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An Army officer has resigned from his military intelligence job in protest of what he calls the United State’s “unqualified support” for Israel in its war with Hamas in Gaza.

Maj. Harrison Mann posted a letter to LinkedIn on Monday in which he explained why he felt compelled to resign from his intelligence officer position last fall. He wrote that the justifications for Israel’s war in Gaza became “difficult to defend” and that “whatever the justification you’re either advancing a policy that enables the mass starvation of children, or you’re not.” The post received an outpouring of support with hundreds of likes and comments in just a few hours.

Mann was working as a Foreign Area Officer for the Defense Intelligence Agency’s Middle East/Africa Regional Center when he told superiors on Nov. 1, 2023 he would be resigning from the Army, according to his letter. Mann continued to work at DIA until mid-April, when he circulated his letter to colleagues. Mann said that he resigned from his DIA position earlier than required and without another job lined up. Mann has been in the Army for 13 years, according to his LinkedIn.

Reached by Task & Purpose, Mann declined to comment “unless cleared by DIA Office of Corporate Communications” or until after he leaves active duty next month.

According to the Army, Mann requested an unqualified resignation from his commission on Nov. 29, 2023 which is  “a voluntary action for officers to be discharged from service and can be requested for any reason after completion of service obligations.” Mann’s request was approved Jan. 8, 2024 and will become effective on June 3, 2024, the Army said in a statement.

Mann commissioned into the Army in 2011 as an Infantry Officer. He is currently assigned to the Defense Intelligence Agency at Bolling Air Force Base in Washington D.C. as a Foreign Area Officer.  He has deployed to Tunisia, Bahrain, South Korea and Kuwait.

Mann described grappling with his personal role “wittingly” advancing the U.S. military’s ”unqualified support” for Israel.

“I told myself my individual contribution was minimal, and that if I didn’t do my job, someone else would, so why cause a stir for nothing?” he wrote. “I told myself I don’t make policy and it’s not my place to question it.”

In his letter, Mann also says that he’s the descendant of European Jews and “was raised in a particularly unforgiving moral environment.” 

“When it came to the topic of bearing responsibility for ethnic cleansing — my grandfather refused to ever purchase products manufactured in Germany — where the paramount importance of ‘never again’ and the inadequacy of ‘just following orders’ were oft repeated. I’m haunted by the knowledge that I failed those principles,” Mann wrote.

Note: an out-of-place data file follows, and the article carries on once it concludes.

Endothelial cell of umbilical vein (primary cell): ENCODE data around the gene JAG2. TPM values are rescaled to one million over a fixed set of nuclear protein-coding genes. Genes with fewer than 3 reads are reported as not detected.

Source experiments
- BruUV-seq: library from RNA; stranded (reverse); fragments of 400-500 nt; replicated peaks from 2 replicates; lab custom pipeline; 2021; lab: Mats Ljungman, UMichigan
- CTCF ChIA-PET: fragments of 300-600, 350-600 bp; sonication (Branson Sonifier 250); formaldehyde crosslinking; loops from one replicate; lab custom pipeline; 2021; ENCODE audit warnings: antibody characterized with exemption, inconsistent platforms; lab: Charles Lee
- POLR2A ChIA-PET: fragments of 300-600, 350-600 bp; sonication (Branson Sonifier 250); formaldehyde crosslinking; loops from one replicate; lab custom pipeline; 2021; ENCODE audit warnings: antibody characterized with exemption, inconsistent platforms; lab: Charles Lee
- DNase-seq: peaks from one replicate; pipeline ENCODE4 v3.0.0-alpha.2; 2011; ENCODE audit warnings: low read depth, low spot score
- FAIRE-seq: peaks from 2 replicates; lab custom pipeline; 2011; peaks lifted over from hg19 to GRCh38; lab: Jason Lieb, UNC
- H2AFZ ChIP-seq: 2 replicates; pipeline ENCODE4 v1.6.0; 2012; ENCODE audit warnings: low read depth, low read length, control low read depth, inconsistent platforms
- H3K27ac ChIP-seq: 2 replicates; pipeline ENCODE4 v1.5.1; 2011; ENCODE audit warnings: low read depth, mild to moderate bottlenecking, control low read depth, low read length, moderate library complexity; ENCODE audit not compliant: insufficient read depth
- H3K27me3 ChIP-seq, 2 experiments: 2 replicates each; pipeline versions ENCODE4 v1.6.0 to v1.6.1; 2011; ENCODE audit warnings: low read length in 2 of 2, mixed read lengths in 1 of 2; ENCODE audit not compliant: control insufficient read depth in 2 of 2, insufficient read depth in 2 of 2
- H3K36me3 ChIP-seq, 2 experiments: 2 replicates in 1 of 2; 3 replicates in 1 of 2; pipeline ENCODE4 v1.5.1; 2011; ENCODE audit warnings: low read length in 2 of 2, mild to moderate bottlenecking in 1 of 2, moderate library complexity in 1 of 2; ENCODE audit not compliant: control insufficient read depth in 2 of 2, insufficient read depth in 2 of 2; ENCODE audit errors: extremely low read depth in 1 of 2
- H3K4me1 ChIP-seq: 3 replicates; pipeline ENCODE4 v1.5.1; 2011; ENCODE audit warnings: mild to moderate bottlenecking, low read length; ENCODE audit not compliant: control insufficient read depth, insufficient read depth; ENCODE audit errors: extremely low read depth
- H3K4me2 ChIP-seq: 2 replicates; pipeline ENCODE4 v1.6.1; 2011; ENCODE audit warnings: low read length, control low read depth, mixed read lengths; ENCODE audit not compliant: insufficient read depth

Mann went on to say that he held off sharing the reason for his resignation because he was afraid of violating professional norms and disappointing officers that he respects. 

“These are not indefensible reasons. Each of us signed up to serve knowing we might have to support policies we weren’t fully convinced of. Our defense institutions couldn’t function otherwise. However, at some point it became difficult to defend the outcomes of this particular policy,” he wrote.

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Mann’s resignation comes amid increasing calls for the Biden administration to put parameters on U.S. weapon shipments to Israel, citing human rights concerns and potential violations of international law. 

According to the national security blog, Just Security, since the Oct. 7 Hamas terrorist attack on Israel which killed more than 1,200 civilians, the U.S. has transferred bombs, artillery shells, precision guidance bomb kits, tank ammunition, guided missiles, firearms, drones, and various types of ammunition, to the Israeli government. 

For the first time since the war began, President Biden decided to delay U.S. deliveries of 3,500 bombs to Israel in response to Prime Minister Benjamin Netanyahu’s plan to invade the southern Gaza city of Rafah where millions of Palestinians have been displaced to and are seeking shelter

Then, a recent State Department report found “reasonable” assessments that U.S.-supplied weapons to Israel were used by the IDF in cases inconsistent with International Humanitarian Law, IHL or best established practices for mitigating civilian harm. The report said that limited information was shared to assess the use of U.S. munitions but that Israeli operated systems which are “entirely U.S. origin,” like crewed attack aircraft, “are likely to have been involved in incidents that raise concerns about Israel’s IHL compliance.”

Protests in the ranks

In February, Senior Airman, Aaron Bushnell, set himself on fire in front of the Israeli embassy in Washington D.C. and died of his injuries.

Bushnell’s protest inspired another Senior Airman, Larry Hebert, 26, who began a hunger strike in front of the White House in March to highlight the chronic starvation in the Gaza strip brought on by the war between Hamas and Israel. Hebert is now working to gain Conscientious Objector status, according to the veteran’s activist group Veterans for Peace. 

In December 2021, U.S. Marine Corps Lt. Col. Stuart P. Scheller Jr. was relieved and then resigned from the Marines Corps after posting a social media video in which he demanded “accountability” from senior leadership over the death of Marines at the Abbey Gate bombing in Kabul.

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